December 2004/January 2005 
Volume 03, Issue 8 
Focus on Finance

Repossession is nine-tenths of the law

Boeing helps lead Cape Town Treaty effort


How do you get a low-cost car loan? It's not just your good credit.

For inexpensive car loans, you need laws that make the lenders feel secure, essentially by protecting their right to the asset as collateral if the buyer can't make payments. The same is true for airplane loans. In the United States, lending laws give airplane financiers security. But there is no equivalent provision in international law.

Scott Scherer, vice president of Aircraft Financial Services for Boeing Capital Corporation, said the lack of guaranteed security in international markets makes aircraft loans difficult to obtain. When loans are granted, they usually come with high financing costs. And if an airline can't afford these terms, it means lost sales for Boeing and lost economic opportunities for international customers and the people they serve. "The more risk there is, the higher the cost," said Scherer.


Here are some of the benefits expected from the Cape Town Treaty.

Lower risk for aviation industry investors—with enhanced security, higher value on investments and better returns

Lower risk to exporters' governments when they provide export credit to support aircraft sales

Cost savings to importers' governments along with lower external debt. This is especially true for developing economies that provide credit in the form of sovereign guarantees, or use their national debt to finance aircraft acquisitions.

Reduced financing costs for airlines—meaning better access to funds and funding sources, increased operating efficiency and profitability, enhanced fleet planning, and improved employment

Higher sales for commercial aircraft manufacturers and their suppliers—along with increased employment and expanded markets

More airlines and more commerce flow within and between more countries

Cheaper airline tickets for passengers, along with better service and more modern aircraft

Enhanced rule of law worldwide

To address this, Scherer and Boeing have been industry leaders in creating the Cape Town Treaty and promoting its ratification. This treaty, adopted in Cape Town, South Africa, provides a global legal system for asset-based aircraft financing and leasing. Once ratified in the countries that have signed, the treaty will provide legal rights to commercial aircraft financiers so they can repossess their assets in event of default, aided by a sophisticated new international electronic aircraft registry. Ratification also will open new, more affordable sources of capital by reducing financing costs and risks.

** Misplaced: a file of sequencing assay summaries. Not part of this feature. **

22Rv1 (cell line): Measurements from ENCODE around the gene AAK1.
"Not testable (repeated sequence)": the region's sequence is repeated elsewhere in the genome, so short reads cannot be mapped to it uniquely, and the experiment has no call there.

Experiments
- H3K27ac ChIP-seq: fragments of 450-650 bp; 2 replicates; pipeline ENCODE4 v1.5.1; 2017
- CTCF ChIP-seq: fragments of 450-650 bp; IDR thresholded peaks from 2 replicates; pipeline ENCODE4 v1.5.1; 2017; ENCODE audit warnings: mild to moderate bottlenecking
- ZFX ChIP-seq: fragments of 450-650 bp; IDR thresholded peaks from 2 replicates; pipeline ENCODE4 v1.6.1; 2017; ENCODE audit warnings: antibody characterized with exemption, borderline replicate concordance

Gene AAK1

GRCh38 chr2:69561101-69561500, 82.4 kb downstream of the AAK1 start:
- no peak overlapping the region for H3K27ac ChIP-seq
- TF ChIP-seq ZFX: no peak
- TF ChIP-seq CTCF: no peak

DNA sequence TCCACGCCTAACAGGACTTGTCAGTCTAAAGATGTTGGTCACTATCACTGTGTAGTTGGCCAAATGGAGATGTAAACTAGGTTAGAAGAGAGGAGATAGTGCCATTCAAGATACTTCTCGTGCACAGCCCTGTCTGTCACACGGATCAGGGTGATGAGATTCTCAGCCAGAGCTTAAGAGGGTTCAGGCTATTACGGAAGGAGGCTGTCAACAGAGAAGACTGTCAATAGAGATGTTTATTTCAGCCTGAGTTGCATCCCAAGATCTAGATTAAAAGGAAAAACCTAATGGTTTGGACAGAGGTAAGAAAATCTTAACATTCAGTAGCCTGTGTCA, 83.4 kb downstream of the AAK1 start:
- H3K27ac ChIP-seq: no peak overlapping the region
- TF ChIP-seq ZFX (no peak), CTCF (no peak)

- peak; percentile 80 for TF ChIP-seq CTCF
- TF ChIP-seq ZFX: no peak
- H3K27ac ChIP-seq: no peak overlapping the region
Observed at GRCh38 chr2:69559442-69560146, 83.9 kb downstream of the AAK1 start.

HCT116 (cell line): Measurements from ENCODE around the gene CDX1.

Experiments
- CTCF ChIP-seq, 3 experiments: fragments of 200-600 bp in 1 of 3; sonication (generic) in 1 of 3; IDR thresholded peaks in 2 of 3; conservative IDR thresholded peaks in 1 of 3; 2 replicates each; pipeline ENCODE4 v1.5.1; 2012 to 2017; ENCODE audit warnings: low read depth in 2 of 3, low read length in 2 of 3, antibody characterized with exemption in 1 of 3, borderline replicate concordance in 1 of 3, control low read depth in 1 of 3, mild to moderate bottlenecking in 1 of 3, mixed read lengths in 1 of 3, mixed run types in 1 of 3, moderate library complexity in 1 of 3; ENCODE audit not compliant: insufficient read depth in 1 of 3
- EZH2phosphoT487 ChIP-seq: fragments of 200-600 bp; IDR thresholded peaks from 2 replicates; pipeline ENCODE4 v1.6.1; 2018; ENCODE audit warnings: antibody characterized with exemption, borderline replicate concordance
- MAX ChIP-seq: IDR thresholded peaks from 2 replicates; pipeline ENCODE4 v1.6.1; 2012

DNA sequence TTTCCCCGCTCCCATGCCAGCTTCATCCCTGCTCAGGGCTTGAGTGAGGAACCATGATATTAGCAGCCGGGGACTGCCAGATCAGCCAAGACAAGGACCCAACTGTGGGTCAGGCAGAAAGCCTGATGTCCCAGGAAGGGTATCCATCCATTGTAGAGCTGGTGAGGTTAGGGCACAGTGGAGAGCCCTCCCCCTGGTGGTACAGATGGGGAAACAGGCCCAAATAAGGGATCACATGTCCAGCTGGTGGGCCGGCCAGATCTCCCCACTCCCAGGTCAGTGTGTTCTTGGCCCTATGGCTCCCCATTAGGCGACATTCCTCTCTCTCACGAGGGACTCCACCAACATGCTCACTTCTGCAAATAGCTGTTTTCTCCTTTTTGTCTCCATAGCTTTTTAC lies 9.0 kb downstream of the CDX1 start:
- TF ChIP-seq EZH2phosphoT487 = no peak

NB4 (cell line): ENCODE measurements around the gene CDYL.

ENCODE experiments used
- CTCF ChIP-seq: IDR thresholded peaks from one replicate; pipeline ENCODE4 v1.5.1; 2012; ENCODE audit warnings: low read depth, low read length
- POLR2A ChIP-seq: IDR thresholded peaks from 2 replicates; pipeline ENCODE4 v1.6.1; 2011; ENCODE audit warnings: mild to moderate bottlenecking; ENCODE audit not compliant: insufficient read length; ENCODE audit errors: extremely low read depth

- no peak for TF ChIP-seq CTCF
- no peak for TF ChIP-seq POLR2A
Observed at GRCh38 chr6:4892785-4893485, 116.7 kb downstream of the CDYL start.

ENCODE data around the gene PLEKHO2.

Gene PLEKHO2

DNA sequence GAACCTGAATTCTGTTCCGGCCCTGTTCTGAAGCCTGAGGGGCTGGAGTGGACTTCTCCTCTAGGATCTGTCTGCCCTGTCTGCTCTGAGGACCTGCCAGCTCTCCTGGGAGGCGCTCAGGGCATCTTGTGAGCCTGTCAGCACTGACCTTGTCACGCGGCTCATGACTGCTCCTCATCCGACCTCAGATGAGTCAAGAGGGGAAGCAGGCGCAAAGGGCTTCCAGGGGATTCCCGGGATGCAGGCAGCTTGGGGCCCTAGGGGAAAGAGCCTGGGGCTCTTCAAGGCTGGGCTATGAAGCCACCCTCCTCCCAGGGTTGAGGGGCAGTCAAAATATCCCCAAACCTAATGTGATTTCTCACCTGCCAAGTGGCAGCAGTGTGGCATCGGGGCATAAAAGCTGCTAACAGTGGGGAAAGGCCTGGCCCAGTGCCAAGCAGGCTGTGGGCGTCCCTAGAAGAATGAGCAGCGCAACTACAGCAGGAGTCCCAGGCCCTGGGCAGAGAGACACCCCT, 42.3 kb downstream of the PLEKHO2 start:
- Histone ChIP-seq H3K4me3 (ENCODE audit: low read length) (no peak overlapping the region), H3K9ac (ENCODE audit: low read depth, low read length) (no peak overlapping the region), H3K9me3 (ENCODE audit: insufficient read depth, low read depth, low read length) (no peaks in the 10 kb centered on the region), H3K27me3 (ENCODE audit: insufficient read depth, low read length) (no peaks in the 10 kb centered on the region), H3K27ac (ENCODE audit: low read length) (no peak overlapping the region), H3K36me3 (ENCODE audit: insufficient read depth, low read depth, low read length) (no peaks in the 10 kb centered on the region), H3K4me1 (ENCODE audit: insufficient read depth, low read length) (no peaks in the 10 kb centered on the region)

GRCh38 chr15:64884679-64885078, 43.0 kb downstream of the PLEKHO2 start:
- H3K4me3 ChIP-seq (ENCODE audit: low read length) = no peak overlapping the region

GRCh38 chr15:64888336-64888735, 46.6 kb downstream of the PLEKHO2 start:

While 29 countries have signed the treaty, eight must formally ratify it before it can go into full force and effect. In October, the United States became the fifth country to ratify the treaty. This added momentum and is expected to encourage several more countries to ratify it soon. The U.S. ratification ceremony was held in Rome at the headquarters of the International Institute for the Unification of Private Law, the international body that collects and manages the Cape Town Treaty legal documents. Speaking at the ceremony, Rinaldo Petrignani, president of Boeing Italy, said "Boeing commends the United States for its leadership in ratifying the treaty." He encouraged other countries with a strong interest in promoting aviation to follow suit.

Boeing's Scherer is cochairman of the Aviation Working Group, the primary aviation industry organization behind Cape Town. This is an international coalition of aircraft and engine manufacturers, including Airbus and Boeing; leasing companies; and financial institutions. Along with the International Air Transport Association, the Aviation Working Group has helped develop and promote uniform aviation financing laws and regulations. In his leadership role, Scherer frequently speaks at key worldwide conferences, encouraging government officials to ratify the treaty.

Even prior to full ratification, benefits of the treaty (see box at right) are emerging. For example, the U.S. Export-Import Bank has provided a one-year extension to its policy of reduced loan fees for airlines residing in countries that have ratified the treaty.

And when the treaty becomes law, it should become even easier and cheaper to finance airplanes in the international marketplace.


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